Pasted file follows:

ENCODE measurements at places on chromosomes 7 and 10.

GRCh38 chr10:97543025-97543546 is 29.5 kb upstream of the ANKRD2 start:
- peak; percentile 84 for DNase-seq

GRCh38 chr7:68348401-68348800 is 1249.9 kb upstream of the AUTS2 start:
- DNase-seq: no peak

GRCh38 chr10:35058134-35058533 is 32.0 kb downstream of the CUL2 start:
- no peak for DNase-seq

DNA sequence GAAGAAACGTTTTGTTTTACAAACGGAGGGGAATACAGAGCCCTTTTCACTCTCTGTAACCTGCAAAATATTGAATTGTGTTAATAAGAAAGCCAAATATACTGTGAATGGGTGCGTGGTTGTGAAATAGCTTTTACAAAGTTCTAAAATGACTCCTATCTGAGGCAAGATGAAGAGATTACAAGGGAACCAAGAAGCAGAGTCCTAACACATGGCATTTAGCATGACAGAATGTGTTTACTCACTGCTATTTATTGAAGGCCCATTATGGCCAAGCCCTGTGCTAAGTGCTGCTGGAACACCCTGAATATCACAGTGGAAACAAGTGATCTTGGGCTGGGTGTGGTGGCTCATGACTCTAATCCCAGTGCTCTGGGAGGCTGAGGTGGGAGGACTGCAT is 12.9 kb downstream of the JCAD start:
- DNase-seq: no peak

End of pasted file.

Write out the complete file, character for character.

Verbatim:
ENCODE measurements at places on chromosomes 7 and 10.

GRCh38 chr10:97543025-97543546 is 29.5 kb upstream of the ANKRD2 start:
- peak; percentile 84 for DNase-seq

GRCh38 chr7:68348401-68348800 is 1249.9 kb upstream of the AUTS2 start:
- DNase-seq: no peak

GRCh38 chr10:35058134-35058533 is 32.0 kb downstream of the CUL2 start:
- no peak for DNase-seq

DNA sequence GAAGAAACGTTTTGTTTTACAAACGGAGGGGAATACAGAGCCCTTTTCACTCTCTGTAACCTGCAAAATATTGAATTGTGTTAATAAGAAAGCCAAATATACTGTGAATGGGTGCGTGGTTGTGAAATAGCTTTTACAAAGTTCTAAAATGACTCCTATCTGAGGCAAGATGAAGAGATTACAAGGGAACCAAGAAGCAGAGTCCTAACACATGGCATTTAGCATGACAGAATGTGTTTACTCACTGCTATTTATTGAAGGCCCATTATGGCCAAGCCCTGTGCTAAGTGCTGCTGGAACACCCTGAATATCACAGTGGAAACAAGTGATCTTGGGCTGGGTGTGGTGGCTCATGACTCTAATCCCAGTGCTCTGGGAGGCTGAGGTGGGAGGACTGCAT is 12.9 kb downstream of the JCAD start:
- DNase-seq: no peak